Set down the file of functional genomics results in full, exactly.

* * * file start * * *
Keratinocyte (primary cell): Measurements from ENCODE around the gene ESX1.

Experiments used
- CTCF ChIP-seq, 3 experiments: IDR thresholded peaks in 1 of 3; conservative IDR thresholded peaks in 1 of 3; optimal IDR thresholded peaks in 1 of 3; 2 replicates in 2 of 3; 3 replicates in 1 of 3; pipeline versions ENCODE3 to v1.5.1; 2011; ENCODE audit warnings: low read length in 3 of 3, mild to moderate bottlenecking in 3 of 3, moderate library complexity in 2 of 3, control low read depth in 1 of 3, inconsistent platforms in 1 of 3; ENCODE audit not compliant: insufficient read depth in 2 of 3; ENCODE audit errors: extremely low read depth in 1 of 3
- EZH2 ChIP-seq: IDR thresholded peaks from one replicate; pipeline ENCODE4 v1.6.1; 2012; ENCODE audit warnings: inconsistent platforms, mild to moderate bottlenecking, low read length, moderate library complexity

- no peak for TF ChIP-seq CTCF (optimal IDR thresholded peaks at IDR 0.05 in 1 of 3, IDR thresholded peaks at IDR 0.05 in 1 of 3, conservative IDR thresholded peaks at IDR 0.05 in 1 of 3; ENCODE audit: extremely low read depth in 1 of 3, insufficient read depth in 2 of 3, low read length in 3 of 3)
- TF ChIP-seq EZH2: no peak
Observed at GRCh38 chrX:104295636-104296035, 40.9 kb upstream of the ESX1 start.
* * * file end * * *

Keratinocyte (primary cell): Measurements from ENCODE around the gene ESX1.

Experiments used
- CTCF ChIP-seq, 3 experiments: IDR thresholded peaks in 1 of 3; conservative IDR thresholded peaks in 1 of 3; optimal IDR thresholded peaks in 1 of 3; 2 replicates in 2 of 3; 3 replicates in 1 of 3; pipeline versions ENCODE3 to v1.5.1; 2011; ENCODE audit warnings: low read length in 3 of 3, mild to moderate bottlenecking in 3 of 3, moderate library complexity in 2 of 3, control low read depth in 1 of 3, inconsistent platforms in 1 of 3; ENCODE audit not compliant: insufficient read depth in 2 of 3; ENCODE audit errors: extremely low read depth in 1 of 3
- EZH2 ChIP-seq: IDR thresholded peaks from one replicate; pipeline ENCODE4 v1.6.1; 2012; ENCODE audit warnings: inconsistent platforms, mild to moderate bottlenecking, low read length, moderate library complexity

- no peak for TF ChIP-seq CTCF (optimal IDR thresholded peaks at IDR 0.05 in 1 of 3, IDR thresholded peaks at IDR 0.05 in 1 of 3, conservative IDR thresholded peaks at IDR 0.05 in 1 of 3; ENCODE audit: extremely low read depth in 1 of 3, insufficient read depth in 2 of 3, low read length in 3 of 3)
- TF ChIP-seq EZH2: no peak
Observed at GRCh38 chrX:104295636-104296035, 40.9 kb upstream of the ESX1 start.